Ha, finally someone has asked me why I dress????? I grew up in a very stressful family unit. I also found out that I was supposed to be a girl at birth but I am a male(NOT LIKING IT ONE BIT)!!!!! I liked the way girls looked when dressed up, how they smelled, how they walked, how they talked and everything else a female does. I found that I liked very feminine underwear and started wearing the things of my lust at an early age. As I grew older my penchant for dressing became stronger and I wanted to be a girl more than anything else. I "borrowed" moms stuff and always tried to put the things back the way I found them but I knew mom knew what I was doing, and she never said a word to me. I did finally tell her out of necessity and she just nodded her head and said that she knew.

    Molly
    "To thine own self be true"

  13. #113
    Platinum Blonde member Ressie's Avatar
    Join Date
    Feb 2008
    Location
    Michigan
    Posts
    3,463
    Born this way or early childhood development? One thing I remember about my 4th birthday. I got my first pair of jeans and I liked the way my butt looked in them. Within a couple of years I was wearing panties that were for my sister's doll (until my mom found out). One halloween I didn't have a costume so my mom had me wear my sister's coat to go trick or treating. Played dress up at a neighbor's house and liked the feeling of wearing heels.

    I felt that my mom and sister had an influence on me, but maybe they were reacting to something about me? I read somewhere long ago that boy toddlers shouldn't be dressed in girl's clothes because it will have an affect on them. Did this happen to me? Maybe, idk. By age 17 I told my mom I wished I was a girl. Probably peer pressure influenced me to accept that I was a boy? I could go on, but summing up, the answer is unknown.
    "You're the only one to see the changes you take yourself through", Stevie Wonder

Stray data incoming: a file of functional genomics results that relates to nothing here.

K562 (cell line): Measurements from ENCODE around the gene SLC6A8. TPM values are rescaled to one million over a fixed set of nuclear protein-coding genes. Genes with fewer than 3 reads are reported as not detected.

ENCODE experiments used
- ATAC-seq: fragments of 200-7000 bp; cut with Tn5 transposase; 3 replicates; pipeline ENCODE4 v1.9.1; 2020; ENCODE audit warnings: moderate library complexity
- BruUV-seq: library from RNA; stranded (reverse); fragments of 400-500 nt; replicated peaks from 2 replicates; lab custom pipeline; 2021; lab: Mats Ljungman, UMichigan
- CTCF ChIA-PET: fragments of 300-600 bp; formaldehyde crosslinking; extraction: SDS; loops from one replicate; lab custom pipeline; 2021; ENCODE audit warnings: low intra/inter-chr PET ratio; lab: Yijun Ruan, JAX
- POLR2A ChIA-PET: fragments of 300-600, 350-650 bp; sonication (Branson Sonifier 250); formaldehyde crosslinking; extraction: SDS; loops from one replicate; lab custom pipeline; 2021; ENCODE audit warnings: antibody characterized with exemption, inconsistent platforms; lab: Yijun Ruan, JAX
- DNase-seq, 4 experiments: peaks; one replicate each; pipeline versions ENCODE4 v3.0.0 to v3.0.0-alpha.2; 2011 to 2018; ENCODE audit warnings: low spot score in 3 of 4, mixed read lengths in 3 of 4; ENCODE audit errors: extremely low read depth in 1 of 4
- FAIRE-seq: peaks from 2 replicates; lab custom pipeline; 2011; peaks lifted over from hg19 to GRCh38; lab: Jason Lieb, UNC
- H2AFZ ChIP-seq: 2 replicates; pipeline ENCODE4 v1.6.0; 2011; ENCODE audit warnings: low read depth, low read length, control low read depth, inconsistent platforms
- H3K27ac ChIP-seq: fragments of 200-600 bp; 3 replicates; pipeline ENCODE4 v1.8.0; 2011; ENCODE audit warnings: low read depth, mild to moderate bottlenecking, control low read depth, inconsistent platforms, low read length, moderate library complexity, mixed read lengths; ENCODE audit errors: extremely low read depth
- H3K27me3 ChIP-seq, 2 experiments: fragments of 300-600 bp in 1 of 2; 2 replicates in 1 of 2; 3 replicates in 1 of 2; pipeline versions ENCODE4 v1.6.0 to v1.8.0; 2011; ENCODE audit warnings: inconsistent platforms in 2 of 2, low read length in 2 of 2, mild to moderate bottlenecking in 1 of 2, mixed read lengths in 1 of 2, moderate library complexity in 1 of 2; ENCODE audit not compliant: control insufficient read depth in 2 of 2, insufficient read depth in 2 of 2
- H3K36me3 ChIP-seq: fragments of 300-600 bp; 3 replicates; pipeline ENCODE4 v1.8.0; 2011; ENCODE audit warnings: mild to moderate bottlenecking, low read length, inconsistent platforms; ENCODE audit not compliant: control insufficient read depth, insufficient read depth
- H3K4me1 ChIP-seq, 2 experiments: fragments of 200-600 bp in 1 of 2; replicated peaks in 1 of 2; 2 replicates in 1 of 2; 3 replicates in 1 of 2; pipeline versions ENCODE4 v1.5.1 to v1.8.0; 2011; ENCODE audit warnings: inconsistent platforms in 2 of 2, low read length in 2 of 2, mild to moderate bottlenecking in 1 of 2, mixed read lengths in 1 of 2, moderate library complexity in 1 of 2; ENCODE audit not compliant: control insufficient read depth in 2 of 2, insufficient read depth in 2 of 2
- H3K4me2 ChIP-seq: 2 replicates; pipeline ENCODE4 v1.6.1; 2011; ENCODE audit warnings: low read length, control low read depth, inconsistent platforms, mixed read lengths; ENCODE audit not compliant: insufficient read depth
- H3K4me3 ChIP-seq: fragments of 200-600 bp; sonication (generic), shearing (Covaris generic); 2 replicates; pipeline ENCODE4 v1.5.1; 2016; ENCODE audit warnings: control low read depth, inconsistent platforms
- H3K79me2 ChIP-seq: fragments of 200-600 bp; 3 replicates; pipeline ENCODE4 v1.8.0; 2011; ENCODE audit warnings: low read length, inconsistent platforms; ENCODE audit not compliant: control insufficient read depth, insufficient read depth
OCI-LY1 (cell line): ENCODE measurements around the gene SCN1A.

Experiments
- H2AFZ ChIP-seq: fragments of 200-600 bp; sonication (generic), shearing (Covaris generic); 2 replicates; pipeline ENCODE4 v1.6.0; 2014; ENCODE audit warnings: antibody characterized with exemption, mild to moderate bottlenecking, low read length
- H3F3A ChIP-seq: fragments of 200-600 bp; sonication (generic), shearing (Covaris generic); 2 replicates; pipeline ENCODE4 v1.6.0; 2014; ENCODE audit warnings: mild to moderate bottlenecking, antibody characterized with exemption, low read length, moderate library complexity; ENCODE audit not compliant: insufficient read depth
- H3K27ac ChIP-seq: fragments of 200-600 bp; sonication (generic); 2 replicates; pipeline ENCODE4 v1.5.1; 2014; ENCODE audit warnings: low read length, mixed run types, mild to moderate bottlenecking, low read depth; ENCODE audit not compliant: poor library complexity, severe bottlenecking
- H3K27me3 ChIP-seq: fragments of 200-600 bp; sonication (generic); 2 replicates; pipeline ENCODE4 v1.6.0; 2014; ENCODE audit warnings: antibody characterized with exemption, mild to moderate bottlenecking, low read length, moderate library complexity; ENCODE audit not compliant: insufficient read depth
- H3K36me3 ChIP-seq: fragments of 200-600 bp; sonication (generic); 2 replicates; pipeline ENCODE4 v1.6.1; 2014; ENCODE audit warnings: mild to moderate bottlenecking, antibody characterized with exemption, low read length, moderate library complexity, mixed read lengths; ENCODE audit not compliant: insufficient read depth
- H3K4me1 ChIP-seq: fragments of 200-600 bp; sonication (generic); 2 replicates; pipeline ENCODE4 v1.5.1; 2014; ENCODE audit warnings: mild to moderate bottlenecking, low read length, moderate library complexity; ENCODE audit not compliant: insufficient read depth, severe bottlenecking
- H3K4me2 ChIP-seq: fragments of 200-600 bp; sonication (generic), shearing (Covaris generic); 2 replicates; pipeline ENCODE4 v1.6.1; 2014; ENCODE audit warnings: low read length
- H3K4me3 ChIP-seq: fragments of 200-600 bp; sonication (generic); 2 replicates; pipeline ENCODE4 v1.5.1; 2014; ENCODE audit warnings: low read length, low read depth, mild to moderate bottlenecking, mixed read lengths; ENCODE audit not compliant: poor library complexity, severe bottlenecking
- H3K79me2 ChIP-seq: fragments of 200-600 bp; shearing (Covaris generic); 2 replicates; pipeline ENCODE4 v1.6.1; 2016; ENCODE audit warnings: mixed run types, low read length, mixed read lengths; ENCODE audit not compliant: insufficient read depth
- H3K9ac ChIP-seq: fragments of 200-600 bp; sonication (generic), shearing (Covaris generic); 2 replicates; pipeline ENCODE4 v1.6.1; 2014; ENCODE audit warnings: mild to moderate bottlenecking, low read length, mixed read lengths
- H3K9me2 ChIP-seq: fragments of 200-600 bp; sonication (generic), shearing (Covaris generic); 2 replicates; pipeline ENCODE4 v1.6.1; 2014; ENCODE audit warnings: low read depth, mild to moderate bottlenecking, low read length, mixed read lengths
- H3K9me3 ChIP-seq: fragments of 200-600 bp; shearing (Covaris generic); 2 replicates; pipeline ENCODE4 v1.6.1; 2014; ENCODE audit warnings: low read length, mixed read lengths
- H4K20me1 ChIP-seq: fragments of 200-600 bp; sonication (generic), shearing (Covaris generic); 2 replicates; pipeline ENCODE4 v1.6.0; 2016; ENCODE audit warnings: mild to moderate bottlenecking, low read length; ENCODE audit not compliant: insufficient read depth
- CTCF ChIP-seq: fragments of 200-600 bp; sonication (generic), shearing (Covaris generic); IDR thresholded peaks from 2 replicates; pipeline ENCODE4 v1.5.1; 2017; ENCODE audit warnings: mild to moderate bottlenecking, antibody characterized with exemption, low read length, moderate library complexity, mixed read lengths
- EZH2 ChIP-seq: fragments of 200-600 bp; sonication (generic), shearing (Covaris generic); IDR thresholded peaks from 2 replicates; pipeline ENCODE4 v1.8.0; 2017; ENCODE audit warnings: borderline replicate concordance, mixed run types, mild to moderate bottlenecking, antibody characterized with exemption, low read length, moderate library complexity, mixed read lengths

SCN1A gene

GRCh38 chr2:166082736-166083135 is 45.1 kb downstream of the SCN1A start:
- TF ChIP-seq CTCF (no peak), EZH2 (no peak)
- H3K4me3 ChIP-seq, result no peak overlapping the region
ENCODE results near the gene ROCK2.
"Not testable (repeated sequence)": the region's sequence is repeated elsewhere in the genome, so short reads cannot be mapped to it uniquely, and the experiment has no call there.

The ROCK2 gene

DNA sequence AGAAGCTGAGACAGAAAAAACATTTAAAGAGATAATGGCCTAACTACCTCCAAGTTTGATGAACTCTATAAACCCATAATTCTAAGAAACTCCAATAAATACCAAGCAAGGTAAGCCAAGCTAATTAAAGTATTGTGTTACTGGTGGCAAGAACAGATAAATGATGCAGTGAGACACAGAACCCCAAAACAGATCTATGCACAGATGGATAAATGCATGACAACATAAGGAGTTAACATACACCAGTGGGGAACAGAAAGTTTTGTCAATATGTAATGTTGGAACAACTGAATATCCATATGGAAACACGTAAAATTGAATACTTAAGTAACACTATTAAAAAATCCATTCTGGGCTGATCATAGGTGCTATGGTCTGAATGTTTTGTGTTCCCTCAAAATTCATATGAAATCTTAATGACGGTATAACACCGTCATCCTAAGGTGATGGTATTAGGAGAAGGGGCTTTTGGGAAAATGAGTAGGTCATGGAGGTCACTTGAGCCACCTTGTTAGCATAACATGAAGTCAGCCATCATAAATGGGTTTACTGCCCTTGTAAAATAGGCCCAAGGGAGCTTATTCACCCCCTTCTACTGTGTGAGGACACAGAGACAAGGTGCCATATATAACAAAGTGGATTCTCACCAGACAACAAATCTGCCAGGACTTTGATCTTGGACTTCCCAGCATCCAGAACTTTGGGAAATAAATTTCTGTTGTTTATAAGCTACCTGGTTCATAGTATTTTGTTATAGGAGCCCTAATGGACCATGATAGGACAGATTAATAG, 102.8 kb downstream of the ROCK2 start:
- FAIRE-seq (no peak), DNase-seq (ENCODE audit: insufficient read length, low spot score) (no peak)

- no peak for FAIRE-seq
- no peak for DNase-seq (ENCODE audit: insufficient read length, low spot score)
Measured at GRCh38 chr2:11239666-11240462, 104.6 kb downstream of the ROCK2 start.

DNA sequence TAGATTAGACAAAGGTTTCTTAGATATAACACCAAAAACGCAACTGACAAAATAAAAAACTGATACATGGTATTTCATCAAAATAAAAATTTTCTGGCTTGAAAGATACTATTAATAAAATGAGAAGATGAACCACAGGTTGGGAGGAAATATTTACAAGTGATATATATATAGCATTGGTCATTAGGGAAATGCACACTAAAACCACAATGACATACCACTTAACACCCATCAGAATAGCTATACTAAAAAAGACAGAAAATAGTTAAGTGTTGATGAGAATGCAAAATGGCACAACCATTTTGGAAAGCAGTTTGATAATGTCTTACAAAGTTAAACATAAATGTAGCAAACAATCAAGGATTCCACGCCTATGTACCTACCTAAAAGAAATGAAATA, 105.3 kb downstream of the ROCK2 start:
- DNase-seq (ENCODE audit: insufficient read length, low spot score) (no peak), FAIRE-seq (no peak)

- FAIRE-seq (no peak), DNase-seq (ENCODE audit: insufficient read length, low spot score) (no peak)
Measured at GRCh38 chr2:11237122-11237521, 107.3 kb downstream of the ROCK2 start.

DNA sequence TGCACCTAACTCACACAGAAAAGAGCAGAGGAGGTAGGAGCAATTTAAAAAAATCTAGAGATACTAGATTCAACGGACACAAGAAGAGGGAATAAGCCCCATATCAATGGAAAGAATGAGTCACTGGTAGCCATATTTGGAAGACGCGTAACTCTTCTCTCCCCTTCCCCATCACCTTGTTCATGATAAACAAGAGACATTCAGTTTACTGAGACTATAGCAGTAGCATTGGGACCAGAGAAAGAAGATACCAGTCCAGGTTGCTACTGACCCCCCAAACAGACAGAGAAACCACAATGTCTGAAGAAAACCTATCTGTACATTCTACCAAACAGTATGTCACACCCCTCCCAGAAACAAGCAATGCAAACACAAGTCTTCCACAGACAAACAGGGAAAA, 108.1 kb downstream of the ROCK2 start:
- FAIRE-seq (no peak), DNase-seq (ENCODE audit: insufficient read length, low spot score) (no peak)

14. #114
    Junior Member tryingtoblossom's Avatar
    Join Date
    May 2014
    Location
    Canada
    Posts
    51
    Nothing caused me to be a crossdresser. I just enjoy how the clothes make me feel. What it feels like to see and know what women go through. I am not gay or have thoughts of having sex with other men. I have been like this from a young age. I have wondered at times why I am like this and have tried to stop for many years but I cannot give up wanting to crossdress. Nor do I want to.

  15. #115
    happy to be her Sarah Charles's Avatar
    Join Date
    Dec 2007
    Location
    Utah, north of West Jordan, south of North Salt Lake & west of South Salt Lake
    Posts
    3,512
    Society decided that there were some types of clothing that were appropriate for specific people and inappropriate for others. They call it crossdressing if I wear a skirt and top or a dress and heels. They call me a transvestite if I attempt to bring a look together that matches clothing that is designed originally for women. I call it enjoyable, comfortable, an interesting challenge, being true to myself. So society made me a crossdresser.
    Sarah
    Being transgender isn't a lifestyle choice. How you deal with it is.
    http://www.facebook.com/profile.php?id=100001872677630

  16. #116
    Valley Girl Michelle789's Avatar
    Join Date
    Sep 2013
    Location
    Los Angeles
    Posts
    1,055
    Quote Originally Posted by ReineD View Post
    And last, there are therapists (not all of them) who do have tunnel vision possibly because of their limited exposure and/or their own personal bias. Some of these therapists believe that everyone who dresses must have GD, while others believe that everyone must be inherently fetishistic. The truth is, there are TSs, there are fetishists, and there is everyone in between including those who have partial GD and those who have not.

    I think it would be helpful to seek a therapist who has successfully counseled a healthy mix of both TSs and CDs.
    My therapist has counseled CDers, TSes, FTMs, couples, and even "failed men". She does not believe everyone will transition, and is neither a transition mill nor a gatekeeper. I find her to be very objective, humanistic, and willing to look at every single angle. Her thinking is not black and white, and she admitted that she's not sure whether or not these CDers would ever transition, nor what would potentially cause their GD to go into overdrive pushing them towards transition, but she did say there is definitely a solid female identity with CDers. We talked about this for about 20 minutes, along with a bunch of other topics, so I'm sure I could ask her more questions about this subject. I also asked her about these "failed men". She told me a few interesting things about them.